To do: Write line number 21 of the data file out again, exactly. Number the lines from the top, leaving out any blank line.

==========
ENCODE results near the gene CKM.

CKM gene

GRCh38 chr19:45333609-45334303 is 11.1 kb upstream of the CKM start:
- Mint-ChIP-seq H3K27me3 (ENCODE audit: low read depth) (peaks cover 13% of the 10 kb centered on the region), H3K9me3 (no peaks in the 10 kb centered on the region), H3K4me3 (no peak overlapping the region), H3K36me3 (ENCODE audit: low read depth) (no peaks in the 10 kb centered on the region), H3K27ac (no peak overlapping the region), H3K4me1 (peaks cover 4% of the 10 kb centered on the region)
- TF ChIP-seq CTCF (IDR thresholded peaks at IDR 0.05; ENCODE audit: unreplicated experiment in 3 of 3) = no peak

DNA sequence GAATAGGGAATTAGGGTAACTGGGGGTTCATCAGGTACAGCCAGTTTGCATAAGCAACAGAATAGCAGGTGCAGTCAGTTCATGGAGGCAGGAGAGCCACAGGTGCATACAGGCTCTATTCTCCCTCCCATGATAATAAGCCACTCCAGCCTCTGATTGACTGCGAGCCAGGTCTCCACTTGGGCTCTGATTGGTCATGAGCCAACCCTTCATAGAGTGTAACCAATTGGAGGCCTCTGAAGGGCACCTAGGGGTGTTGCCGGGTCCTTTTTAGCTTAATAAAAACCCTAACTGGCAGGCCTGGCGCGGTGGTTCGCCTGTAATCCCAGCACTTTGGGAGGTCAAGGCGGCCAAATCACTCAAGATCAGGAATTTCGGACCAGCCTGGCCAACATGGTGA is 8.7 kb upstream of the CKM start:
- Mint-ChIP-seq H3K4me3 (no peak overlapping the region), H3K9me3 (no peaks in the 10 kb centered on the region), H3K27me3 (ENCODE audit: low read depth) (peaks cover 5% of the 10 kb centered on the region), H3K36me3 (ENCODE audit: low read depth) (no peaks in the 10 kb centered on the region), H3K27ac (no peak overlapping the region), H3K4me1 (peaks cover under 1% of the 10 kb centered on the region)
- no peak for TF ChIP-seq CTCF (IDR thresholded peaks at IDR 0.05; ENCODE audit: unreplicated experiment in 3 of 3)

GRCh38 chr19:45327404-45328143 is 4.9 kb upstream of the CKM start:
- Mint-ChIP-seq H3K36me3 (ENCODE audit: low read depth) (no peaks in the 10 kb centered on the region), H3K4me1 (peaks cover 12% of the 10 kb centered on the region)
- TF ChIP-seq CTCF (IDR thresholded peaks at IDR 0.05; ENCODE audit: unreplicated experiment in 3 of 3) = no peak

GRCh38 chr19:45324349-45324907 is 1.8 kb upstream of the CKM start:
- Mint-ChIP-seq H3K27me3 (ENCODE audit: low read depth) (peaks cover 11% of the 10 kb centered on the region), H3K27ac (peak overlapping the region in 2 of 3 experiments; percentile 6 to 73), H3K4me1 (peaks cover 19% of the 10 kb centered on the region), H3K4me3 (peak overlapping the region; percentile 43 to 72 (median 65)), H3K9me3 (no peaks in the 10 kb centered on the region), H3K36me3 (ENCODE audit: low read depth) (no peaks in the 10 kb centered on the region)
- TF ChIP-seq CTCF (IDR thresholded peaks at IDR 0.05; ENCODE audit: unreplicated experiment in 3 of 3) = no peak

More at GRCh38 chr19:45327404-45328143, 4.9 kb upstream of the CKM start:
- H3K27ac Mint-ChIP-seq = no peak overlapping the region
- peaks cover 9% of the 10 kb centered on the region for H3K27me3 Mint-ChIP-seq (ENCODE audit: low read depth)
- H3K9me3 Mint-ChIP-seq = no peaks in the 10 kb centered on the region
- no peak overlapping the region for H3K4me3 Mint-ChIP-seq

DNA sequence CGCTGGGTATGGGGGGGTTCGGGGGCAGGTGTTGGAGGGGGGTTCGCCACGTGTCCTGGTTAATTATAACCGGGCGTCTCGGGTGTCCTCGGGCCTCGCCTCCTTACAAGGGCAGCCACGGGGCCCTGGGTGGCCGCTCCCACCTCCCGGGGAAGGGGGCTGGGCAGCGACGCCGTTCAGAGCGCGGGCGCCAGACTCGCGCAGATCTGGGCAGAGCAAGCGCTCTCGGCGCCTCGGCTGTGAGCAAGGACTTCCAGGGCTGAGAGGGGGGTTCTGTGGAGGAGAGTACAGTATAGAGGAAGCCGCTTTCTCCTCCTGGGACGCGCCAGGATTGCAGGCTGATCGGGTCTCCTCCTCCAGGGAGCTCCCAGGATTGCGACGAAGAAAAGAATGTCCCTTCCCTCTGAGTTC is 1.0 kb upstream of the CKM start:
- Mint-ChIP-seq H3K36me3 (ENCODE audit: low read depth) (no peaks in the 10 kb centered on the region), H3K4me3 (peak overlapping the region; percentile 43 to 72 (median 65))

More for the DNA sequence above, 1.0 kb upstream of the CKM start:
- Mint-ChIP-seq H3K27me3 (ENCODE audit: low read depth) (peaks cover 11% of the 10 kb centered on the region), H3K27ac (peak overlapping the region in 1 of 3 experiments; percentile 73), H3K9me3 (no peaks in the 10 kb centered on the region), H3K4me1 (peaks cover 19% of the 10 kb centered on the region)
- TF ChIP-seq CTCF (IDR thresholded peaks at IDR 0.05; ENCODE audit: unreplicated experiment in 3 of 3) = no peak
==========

- Mint-ChIP-seq H3K36me3 (ENCODE audit: low read depth) (no peaks in the 10 kb centered on the region), H3K4me3 (peak overlapping the region; percentile 43 to 72 (median 65))